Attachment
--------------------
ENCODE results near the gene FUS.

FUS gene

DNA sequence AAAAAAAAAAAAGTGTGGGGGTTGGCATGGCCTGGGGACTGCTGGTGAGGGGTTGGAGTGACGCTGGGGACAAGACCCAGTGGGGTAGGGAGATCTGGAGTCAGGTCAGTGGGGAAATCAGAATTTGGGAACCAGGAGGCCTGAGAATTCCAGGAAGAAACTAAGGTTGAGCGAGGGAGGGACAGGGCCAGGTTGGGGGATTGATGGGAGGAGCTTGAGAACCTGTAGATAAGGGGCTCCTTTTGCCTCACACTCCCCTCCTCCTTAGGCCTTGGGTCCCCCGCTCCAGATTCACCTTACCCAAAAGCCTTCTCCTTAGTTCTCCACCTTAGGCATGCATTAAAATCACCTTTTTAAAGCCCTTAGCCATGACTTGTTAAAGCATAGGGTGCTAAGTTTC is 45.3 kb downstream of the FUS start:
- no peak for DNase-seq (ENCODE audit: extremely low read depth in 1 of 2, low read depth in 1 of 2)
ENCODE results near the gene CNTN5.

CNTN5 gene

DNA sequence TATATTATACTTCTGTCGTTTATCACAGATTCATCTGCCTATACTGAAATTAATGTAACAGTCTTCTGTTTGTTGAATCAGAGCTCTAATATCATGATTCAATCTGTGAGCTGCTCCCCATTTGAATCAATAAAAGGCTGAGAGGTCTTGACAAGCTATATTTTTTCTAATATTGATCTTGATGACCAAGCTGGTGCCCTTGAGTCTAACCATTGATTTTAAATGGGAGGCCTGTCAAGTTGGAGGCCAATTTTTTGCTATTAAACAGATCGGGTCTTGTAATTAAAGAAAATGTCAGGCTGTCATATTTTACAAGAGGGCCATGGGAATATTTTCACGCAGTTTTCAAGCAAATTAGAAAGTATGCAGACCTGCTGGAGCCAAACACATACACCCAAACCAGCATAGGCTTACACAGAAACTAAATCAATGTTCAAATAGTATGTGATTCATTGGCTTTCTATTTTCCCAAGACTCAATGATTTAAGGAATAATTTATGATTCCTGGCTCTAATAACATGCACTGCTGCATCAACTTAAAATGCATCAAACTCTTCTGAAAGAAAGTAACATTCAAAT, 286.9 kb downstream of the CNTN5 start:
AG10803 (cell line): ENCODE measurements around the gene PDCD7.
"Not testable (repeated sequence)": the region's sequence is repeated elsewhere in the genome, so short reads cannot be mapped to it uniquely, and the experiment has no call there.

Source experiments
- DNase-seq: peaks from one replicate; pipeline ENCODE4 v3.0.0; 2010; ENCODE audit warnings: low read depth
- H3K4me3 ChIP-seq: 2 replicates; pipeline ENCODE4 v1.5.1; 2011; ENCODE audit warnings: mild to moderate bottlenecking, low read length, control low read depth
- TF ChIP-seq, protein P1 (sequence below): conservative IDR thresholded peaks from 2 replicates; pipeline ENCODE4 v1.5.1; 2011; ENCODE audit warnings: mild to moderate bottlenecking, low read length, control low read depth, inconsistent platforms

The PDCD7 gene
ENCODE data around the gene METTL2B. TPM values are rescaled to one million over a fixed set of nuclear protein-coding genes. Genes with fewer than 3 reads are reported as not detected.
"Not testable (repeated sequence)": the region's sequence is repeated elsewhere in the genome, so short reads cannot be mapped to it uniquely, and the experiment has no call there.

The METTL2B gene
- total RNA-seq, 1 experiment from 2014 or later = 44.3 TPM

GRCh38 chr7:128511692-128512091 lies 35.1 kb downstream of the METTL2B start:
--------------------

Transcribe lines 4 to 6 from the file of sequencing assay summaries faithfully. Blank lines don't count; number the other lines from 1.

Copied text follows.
- no peak for DNase-seq (ENCODE audit: extremely low read depth in 1 of 2, low read depth in 1 of 2)
ENCODE results near the gene CNTN5.

CNTN5 gene